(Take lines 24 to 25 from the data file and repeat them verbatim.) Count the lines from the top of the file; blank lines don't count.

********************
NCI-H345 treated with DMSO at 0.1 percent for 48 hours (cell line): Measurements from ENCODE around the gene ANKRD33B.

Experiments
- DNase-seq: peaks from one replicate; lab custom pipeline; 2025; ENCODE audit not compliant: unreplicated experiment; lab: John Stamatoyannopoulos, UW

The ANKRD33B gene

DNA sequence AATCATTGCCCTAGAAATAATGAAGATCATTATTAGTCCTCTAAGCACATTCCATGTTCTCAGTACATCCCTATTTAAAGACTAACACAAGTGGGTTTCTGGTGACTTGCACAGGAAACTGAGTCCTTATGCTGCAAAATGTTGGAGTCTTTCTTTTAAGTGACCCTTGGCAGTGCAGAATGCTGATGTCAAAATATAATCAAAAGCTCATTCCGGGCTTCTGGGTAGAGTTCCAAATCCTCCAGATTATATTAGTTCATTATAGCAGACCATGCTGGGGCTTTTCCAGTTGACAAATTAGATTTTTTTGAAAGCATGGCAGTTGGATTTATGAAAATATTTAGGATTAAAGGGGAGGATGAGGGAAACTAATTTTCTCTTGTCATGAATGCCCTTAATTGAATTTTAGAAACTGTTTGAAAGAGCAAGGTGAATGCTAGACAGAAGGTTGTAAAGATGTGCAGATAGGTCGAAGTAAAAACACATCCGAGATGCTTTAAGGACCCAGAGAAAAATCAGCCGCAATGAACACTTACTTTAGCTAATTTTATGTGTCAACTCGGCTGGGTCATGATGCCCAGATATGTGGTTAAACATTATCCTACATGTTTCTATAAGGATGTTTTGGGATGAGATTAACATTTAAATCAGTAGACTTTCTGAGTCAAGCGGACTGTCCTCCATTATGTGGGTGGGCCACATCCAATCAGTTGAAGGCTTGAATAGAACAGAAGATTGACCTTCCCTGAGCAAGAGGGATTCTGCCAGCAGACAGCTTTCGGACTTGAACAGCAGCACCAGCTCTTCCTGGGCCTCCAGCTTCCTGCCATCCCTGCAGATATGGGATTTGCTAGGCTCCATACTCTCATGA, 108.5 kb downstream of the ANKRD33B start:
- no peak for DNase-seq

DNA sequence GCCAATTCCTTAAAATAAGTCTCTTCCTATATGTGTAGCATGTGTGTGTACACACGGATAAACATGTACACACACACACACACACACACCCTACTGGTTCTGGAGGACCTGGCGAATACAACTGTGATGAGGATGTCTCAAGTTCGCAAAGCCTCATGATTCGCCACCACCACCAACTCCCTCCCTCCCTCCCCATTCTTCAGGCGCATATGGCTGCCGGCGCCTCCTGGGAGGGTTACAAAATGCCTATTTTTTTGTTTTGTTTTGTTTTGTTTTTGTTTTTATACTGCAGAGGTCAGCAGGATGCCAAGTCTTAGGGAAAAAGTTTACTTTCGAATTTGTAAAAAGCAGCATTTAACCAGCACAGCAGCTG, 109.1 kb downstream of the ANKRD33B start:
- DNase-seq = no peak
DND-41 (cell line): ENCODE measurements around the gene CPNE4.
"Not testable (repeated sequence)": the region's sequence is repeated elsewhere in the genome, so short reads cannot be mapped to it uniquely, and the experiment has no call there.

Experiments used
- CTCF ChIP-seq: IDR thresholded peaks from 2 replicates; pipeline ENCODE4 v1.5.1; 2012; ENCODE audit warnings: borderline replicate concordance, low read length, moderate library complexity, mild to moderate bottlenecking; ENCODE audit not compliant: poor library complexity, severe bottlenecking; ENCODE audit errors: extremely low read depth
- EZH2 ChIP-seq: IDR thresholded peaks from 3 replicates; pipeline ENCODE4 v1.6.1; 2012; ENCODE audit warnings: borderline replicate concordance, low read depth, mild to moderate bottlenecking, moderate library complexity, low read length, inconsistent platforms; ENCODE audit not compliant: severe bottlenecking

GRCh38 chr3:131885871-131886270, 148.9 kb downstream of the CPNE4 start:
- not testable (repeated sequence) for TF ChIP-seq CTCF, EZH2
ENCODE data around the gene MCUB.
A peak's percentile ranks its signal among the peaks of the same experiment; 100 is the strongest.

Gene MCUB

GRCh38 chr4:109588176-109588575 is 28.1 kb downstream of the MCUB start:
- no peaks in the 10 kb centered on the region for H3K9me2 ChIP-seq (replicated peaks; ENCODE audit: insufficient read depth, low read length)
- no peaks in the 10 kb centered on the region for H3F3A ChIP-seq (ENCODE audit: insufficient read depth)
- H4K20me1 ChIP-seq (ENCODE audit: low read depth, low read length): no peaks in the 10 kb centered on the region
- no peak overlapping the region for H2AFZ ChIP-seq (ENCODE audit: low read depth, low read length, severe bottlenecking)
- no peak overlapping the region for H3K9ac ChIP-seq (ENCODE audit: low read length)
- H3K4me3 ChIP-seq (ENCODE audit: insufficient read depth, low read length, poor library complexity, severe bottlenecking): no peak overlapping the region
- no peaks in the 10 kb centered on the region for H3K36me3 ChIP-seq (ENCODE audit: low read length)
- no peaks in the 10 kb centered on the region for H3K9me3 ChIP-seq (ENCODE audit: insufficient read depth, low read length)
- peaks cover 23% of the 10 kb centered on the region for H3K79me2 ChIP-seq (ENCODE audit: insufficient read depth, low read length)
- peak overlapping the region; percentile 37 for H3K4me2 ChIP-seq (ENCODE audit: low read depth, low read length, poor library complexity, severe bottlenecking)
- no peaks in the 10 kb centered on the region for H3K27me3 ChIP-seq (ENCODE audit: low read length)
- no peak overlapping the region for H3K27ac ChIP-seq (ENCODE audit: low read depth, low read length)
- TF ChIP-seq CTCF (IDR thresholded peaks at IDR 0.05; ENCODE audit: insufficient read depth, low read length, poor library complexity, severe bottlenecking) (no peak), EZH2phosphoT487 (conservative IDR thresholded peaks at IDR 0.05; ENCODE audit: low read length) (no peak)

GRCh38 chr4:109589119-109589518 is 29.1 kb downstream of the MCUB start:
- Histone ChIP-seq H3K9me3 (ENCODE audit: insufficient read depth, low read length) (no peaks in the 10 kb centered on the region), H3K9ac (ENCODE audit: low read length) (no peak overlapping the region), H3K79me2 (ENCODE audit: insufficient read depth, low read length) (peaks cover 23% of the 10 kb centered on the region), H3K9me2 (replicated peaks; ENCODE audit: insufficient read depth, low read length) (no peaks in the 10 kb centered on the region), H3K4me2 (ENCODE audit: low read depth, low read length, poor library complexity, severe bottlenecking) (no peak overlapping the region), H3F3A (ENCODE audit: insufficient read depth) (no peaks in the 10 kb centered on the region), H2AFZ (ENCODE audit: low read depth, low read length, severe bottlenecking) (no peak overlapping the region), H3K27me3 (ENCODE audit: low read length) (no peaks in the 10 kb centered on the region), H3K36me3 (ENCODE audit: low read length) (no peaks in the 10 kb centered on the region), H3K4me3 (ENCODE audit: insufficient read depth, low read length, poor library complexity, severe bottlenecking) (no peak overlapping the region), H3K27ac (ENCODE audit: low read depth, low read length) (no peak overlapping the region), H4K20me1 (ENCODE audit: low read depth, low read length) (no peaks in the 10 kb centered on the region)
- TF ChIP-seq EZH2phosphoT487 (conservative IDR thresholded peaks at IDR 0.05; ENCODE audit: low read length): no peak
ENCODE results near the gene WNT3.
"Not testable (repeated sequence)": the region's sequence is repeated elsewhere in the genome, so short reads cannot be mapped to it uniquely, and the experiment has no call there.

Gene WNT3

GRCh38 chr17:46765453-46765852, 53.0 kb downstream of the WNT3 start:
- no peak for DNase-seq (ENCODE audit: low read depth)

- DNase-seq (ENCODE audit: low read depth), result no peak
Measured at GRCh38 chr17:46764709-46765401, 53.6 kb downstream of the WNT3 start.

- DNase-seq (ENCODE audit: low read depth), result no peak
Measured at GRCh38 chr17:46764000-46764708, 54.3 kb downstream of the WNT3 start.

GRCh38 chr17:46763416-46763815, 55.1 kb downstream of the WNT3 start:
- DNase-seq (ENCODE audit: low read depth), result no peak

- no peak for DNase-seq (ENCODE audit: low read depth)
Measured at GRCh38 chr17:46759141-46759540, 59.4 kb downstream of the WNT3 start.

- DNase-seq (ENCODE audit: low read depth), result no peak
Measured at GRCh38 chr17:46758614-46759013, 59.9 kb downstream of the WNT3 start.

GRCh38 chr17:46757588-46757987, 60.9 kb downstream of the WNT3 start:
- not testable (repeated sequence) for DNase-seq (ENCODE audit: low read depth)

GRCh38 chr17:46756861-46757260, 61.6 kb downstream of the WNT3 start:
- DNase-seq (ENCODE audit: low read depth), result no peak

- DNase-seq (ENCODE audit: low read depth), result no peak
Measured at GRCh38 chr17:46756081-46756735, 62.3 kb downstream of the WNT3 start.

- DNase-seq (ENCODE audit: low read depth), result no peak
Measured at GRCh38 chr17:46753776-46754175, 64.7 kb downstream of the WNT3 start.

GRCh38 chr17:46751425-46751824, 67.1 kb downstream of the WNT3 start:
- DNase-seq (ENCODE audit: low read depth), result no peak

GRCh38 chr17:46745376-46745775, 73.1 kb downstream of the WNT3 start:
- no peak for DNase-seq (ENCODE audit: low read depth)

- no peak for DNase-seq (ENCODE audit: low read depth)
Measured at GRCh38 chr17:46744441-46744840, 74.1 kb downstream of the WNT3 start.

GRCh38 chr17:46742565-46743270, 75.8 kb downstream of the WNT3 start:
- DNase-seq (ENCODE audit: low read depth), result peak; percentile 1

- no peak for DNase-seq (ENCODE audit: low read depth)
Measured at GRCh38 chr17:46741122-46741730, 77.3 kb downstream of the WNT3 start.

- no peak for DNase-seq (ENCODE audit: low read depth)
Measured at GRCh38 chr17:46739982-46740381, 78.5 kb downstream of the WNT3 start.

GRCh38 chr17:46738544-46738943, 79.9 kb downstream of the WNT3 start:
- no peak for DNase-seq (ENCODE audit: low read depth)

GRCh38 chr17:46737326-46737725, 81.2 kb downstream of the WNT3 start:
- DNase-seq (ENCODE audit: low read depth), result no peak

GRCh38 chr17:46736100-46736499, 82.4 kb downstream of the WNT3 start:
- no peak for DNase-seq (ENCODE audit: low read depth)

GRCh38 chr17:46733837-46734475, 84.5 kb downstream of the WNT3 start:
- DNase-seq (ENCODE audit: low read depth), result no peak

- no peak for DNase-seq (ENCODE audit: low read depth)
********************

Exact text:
- no peak overlapping the region for H3K9ac ChIP-seq (ENCODE audit: low read length)
- H3K4me3 ChIP-seq (ENCODE audit: insufficient read depth, low read length, poor library complexity, severe bottlenecking): no peak overlapping the region